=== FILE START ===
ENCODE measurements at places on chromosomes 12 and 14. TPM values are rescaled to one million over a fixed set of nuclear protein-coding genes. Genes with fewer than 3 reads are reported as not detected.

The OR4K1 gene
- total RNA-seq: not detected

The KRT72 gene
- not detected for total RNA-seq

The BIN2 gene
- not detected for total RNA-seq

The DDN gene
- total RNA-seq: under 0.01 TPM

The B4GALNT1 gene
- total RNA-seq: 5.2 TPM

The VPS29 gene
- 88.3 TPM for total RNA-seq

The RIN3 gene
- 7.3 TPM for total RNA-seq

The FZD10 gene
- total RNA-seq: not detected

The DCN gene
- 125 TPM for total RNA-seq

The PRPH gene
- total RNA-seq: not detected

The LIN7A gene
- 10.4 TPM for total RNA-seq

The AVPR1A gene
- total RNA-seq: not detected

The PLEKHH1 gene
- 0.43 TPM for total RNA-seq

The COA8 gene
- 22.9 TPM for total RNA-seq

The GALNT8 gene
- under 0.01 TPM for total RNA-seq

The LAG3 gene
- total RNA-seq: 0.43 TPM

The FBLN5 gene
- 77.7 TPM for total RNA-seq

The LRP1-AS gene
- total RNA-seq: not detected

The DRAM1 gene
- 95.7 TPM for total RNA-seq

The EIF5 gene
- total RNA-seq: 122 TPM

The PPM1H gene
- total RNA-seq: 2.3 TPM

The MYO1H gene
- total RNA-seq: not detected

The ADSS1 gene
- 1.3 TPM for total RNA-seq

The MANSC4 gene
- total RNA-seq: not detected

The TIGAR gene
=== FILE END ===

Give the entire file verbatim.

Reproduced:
ENCODE measurements at places on chromosomes 12 and 14. TPM values are rescaled to one million over a fixed set of nuclear protein-coding genes. Genes with fewer than 3 reads are reported as not detected.

The OR4K1 gene
- total RNA-seq: not detected

The KRT72 gene
- not detected for total RNA-seq

The BIN2 gene
- not detected for total RNA-seq

The DDN gene
- total RNA-seq: under 0.01 TPM

The B4GALNT1 gene
- total RNA-seq: 5.2 TPM

The VPS29 gene
- 88.3 TPM for total RNA-seq

The RIN3 gene
- 7.3 TPM for total RNA-seq

The FZD10 gene
- total RNA-seq: not detected

The DCN gene
- 125 TPM for total RNA-seq

The PRPH gene
- total RNA-seq: not detected

The LIN7A gene
- 10.4 TPM for total RNA-seq

The AVPR1A gene
- total RNA-seq: not detected

The PLEKHH1 gene
- 0.43 TPM for total RNA-seq

The COA8 gene
- 22.9 TPM for total RNA-seq

The GALNT8 gene
- under 0.01 TPM for total RNA-seq

The LAG3 gene
- total RNA-seq: 0.43 TPM

The FBLN5 gene
- 77.7 TPM for total RNA-seq

The LRP1-AS gene
- total RNA-seq: not detected

The DRAM1 gene
- 95.7 TPM for total RNA-seq

The EIF5 gene
- total RNA-seq: 122 TPM

The PPM1H gene
- total RNA-seq: 2.3 TPM

The MYO1H gene
- total RNA-seq: not detected

The ADSS1 gene
- 1.3 TPM for total RNA-seq

The MANSC4 gene
- total RNA-seq: not detected

The TIGAR gene